COD? 24ac – ‘Asian settlers’ right to waste water in States (6)’.

August 2011 once more. Is it really that long since the London riots?

http://www.fifteensquared.net/2011/08/09/independent-no-7742-by-radian/

Well, that was a lot tougher than I expected when I saw Quixote’s name at the top. I was feeling quite smug when I got straight off the poet at 18ac, and then the OT character at 20ac, but swiftly felt less so when I began to struggle all over the grid with loads of unknowns. Got there in the end, but only after a lot more thought than is usually called for on a Monday.

COD? 4d – ‘Country bumpkin taken in by the commercial, idiot! (9)’.

August 2011 today:

http://www.fifteensquared.net/2011/08/08/independent-7741-by-quixote/

Saturday 5th March  2016

In the 2011 blog with all the answers which you can find here, several commenters are surprised there’s nothing going on by way of a theme or Nina – which is to miss the point of how Phi approaches his setting, I think. This puzzle did have something going on – there were four intersecting pairs of clues – ‘Three-speed Gear’, ‘Good Neighbours’, ‘Anglepoise Lamp’ and ‘Cape Gooseberry’.  With those in place on an otherwise empty grid, the setter has already got quite enough of a challenge just to fill in the rest of the lights!

I have lots of single ticks but no doubles – which I find is often the case with Phi. So pretty much chosen at random, here’s my COD:

19d Navigational aid follows sailor (3,4)

Sprouthater is away on his holidays, so it’s left to me to blog this lovely puzzle. This was a replacement for Dac on a Wednesday back in the day. Big shoes to fill, but Crosophile more than manages it. I took a little longer than I would for Dac, but that was under perhaps less than ideal solving conditions. ie. An empty stomach, and too little sleep.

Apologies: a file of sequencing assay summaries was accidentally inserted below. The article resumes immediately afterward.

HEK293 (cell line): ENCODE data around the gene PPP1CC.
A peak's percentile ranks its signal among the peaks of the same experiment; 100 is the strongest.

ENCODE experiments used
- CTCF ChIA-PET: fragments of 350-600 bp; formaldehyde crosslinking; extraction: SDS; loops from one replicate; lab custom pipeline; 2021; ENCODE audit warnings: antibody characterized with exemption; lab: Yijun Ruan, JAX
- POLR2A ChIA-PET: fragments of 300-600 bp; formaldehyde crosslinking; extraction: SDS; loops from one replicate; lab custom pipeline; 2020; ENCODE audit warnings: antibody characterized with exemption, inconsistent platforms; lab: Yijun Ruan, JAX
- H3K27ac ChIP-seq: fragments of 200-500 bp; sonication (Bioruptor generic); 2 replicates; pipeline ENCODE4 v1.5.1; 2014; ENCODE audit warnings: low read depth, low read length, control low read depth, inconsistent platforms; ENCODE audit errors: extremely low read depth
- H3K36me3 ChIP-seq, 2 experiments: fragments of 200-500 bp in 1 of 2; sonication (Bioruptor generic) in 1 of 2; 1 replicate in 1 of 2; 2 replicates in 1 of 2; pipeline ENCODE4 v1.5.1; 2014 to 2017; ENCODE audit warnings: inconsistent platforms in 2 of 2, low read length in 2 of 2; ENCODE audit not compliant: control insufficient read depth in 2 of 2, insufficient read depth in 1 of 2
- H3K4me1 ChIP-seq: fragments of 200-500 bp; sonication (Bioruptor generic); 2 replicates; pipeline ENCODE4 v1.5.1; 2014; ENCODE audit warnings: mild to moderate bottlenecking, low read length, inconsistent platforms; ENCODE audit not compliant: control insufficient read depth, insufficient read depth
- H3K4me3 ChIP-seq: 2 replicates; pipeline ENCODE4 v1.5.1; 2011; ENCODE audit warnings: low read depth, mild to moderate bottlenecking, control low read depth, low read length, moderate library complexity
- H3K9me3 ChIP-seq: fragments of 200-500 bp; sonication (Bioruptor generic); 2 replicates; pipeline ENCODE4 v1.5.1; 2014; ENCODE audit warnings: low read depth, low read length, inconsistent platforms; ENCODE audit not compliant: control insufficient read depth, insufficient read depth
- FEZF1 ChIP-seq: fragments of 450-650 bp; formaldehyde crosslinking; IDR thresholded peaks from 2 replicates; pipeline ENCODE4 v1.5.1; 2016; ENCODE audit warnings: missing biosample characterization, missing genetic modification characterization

Lots of possible picks for COD, but I’ll go with 24ac – ‘Skilled worker – one in oil company at inception of two parties (10)’.

Back to May 2011:

http://www.fifteensquared.net/2011/05/25/independent7677crosophile/

A very enjoyable puzzle, with lots of ticks by the clues by the end. That said, it was quite difficult, so I’ll have to be quick getting the blog out. 😉 Last in 25 / 18 / 21.

COD? 19ac – ‘Objective might be having upper lip shaved (8)’.

Back to the heady days of June 2011:

http://www.fifteensquared.net/2011/06/04/independent-7680-nestor-prize-puzzle-sat-28th-may/

The little story next to the crossword today struck a chord with me, since hardly a week goes by without me having to send Onions off to Mr Trubshaw for a replacement malacca. I’d put it down to absent mindedness, but it now appears that there are disciples of Proudhon going around pinching brollies. Bad form, I say. When I mentioned this to Ms Mgurure, she produced her electronic thingummy and drew my attention to an Ebay trader by the name of AlliumUmbrellas who is selling the genuine Trubshaw’s item at very reasonable prices.

I must have been a bit distracted by all that, because the puzzle took longer than usual this morning. Dac doesn’t generally go in for obscurities, but I was brought up sharp by two unfamiliar solutions at 1ac and 8d – both susceptible to deduction from the unimpeachable wordplay, of course. 12ac kept me wondering for quite a while until the penny dropped too, so all in all I’m not feeling particularly clever today. Plenty of elegantly turned goodies to enjoy, of course: how about 7ac, 13 or 21d, for example? My favourite and therefore Clue of the Day is 2d:

“Why most of city is blocked in two directions (9)”

This crossword prompted some rather diverting discussions over at Fifteensquared, back in July 2011. Worth a look.